Stanza 3 – Just one little sentence here marks the major diversion from Catholic belief that this Puritan prayer takes. Discerning our Savior by faith in the sacrament is certainly important, but to apprehend Him only spiritually – that’s where Catholics and Calvin part ways. The presence of Christ in the bread & wine (and therefore also what & how we receive Christ through the bread & wine) is here described as only spiritual, while the Catholic perspective affirms it bodily and spiritually. Martin Luther, too, argued for this vehemently.
Stanza 4 – Hearing these promises of Christ as we receive the bread & wine is a wonderful thing, indeed! Catholics tend to believe that those promises are actually carried out in part in the receiving of Communion, rather than simply use the act of communion as an “emblem” to remember these words and promises of Christ. Of course, the word “emblem” could be understood in different ways, and how you pair this with the next stanza could yield some different perspectives.
Stanza 5 – One way of reading this part of the prayer might make room for a more Catholic perspective: if the “emblem” of the bread & wine is received as Christ’s very “life, strength, nourishment, joy, delight.” But it could also be understood in a way that is more akin to “memorialism” – receiving the bread & wine is a way of solemnly proclaiming (and exercising) our faith, though the elements have no power or presence of Christ themselves.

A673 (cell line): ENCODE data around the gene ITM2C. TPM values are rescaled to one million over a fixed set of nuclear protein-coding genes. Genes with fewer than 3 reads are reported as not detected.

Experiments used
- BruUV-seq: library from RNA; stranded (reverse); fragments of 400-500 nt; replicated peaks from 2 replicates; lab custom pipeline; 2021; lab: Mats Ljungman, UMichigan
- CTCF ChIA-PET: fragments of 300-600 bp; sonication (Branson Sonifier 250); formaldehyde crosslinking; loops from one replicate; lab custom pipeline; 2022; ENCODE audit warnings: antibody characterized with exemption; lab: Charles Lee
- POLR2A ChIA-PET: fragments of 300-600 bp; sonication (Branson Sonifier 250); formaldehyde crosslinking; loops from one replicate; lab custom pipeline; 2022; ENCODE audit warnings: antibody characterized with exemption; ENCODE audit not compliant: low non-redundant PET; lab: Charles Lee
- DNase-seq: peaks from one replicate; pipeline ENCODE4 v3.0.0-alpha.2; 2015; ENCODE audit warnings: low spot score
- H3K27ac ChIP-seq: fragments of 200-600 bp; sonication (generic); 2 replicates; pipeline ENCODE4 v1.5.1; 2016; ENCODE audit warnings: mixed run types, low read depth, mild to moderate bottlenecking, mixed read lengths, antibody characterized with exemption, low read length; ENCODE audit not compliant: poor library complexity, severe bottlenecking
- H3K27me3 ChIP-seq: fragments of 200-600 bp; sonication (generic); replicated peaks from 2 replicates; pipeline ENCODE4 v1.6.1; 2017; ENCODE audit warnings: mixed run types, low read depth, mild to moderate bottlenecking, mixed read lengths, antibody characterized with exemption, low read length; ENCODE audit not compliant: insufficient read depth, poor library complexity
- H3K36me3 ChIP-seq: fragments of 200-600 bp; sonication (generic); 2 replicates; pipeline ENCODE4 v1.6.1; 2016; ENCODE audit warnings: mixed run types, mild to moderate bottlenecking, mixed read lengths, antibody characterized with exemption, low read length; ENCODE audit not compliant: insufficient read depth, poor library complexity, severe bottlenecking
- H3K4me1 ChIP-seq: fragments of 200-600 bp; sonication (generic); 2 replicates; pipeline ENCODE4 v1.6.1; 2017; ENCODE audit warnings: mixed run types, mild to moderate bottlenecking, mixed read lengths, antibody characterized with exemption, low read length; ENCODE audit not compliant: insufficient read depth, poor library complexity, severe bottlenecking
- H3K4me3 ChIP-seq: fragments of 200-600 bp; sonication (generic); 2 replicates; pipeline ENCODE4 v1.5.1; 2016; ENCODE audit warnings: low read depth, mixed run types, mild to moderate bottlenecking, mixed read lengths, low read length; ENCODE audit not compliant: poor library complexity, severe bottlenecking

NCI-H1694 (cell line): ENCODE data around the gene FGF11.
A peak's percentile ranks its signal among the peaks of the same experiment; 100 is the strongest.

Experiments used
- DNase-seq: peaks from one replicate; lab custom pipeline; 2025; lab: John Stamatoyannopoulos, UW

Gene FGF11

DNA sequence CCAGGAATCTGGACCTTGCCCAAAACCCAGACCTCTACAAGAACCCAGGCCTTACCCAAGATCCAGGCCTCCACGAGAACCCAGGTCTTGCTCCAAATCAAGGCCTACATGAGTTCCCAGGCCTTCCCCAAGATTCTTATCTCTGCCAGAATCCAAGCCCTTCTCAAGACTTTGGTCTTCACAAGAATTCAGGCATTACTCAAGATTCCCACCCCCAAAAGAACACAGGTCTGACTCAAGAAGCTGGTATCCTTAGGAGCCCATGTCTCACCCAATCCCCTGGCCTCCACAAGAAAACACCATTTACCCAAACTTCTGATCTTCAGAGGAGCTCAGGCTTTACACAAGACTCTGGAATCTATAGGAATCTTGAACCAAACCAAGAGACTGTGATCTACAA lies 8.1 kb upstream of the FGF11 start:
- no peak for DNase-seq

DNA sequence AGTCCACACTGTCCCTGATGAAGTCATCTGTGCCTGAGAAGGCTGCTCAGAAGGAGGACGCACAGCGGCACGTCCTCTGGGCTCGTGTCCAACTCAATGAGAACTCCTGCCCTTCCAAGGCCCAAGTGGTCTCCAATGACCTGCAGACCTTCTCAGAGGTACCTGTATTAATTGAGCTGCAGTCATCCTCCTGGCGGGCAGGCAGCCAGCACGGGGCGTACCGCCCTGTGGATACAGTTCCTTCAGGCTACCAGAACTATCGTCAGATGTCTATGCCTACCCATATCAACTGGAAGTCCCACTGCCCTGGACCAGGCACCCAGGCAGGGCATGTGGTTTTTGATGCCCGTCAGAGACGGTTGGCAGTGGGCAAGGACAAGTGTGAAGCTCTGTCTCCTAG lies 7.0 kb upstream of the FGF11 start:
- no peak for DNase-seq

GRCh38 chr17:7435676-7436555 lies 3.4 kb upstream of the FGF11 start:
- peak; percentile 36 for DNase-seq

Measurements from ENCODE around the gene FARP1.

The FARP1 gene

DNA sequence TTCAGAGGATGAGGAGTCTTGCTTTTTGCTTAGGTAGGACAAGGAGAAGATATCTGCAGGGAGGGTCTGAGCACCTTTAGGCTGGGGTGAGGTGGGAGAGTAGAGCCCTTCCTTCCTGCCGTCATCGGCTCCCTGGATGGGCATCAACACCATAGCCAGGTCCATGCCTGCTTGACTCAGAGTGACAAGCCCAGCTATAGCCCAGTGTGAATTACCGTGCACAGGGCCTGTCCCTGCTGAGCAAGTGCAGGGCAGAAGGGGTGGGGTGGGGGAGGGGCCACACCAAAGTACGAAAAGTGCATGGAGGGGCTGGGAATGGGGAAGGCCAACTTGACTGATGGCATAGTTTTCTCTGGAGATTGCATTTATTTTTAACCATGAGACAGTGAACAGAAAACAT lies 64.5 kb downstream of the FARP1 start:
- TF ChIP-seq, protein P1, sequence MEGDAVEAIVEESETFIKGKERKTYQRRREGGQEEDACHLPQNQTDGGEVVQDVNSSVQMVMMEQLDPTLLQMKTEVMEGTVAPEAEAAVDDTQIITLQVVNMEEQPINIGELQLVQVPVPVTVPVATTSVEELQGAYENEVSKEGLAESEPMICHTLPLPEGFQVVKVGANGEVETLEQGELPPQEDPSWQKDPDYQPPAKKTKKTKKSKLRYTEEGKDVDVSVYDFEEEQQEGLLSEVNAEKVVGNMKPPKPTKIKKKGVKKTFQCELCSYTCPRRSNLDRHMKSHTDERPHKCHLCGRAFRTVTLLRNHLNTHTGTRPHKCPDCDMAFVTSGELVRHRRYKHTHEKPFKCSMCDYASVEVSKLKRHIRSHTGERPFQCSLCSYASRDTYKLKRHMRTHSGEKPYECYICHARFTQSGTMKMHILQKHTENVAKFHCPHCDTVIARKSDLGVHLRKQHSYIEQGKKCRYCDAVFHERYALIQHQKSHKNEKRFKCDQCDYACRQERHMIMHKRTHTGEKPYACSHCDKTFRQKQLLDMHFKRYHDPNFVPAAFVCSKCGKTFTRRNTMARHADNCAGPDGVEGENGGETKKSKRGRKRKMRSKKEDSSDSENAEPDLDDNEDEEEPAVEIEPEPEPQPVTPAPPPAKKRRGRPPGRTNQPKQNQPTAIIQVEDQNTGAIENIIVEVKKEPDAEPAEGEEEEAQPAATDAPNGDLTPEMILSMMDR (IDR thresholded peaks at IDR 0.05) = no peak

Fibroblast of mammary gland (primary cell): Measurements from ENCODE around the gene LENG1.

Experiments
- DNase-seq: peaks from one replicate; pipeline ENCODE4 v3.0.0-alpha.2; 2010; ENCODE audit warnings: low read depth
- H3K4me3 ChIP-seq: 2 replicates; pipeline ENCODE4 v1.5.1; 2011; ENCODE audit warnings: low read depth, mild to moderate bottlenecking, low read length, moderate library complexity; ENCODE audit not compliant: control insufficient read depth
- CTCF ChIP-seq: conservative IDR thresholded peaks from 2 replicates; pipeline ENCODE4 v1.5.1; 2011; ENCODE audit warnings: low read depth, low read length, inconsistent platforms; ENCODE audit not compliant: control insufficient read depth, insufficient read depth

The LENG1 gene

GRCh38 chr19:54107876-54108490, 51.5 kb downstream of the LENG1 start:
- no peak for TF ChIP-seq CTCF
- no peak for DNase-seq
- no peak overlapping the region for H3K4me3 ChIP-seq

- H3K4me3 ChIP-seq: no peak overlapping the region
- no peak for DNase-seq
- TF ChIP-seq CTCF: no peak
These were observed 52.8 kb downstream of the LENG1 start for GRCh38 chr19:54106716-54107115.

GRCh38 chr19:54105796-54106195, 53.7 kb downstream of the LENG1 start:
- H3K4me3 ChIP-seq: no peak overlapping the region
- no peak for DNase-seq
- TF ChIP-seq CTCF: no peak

Stanza 6 – Prayers of “we remember his death, resurrection, and ascension…” are always present in Catholic Eucharistic celebrations, so the first part of this final stanza is a commonality held among all Christian perspectives. Communion is a celebration of the entire gospel of Jesus Christ. The final sentence, then, denotes another distinction which is (again) rather ambiguous. This invitation for the Holy Spirit to invigorate our souls is a commonality shared among all Christians, but the means by which that happens is what’s different. A Catholic would recognize the presence of Christ, bodily & spiritually, in the bread & wine such that those elements would, themselves, communicate the presence of God into our own bodies and souls. During the prayers of consecration is the epiklesis, the “calling-down,” wherein the Holy Spirit is invited to bless and sanctify the bread and wine. This Puritan prayer, however, eschews that line of thinking, and seems to indicate that the people pray for the Holy Spirit’s presence in parallel to the receiving of the bread & wine, rather than through the bread & wine.
Part of the purpose behind examining this prayer is to remind myself (and others) that though I am decidedly Catholic in my sacramentology and honestly think that Calvin and Zwingli (and those who followed them) are simply wrong in their teaching, I do, however, respect the integrity of their piety in these matters. Being wrong about certain things does not necessarily take away from Christian maturity. So in that light, I want to affirm the sincerity with which these folks reach out to God, even though I disagree with their theological convictions.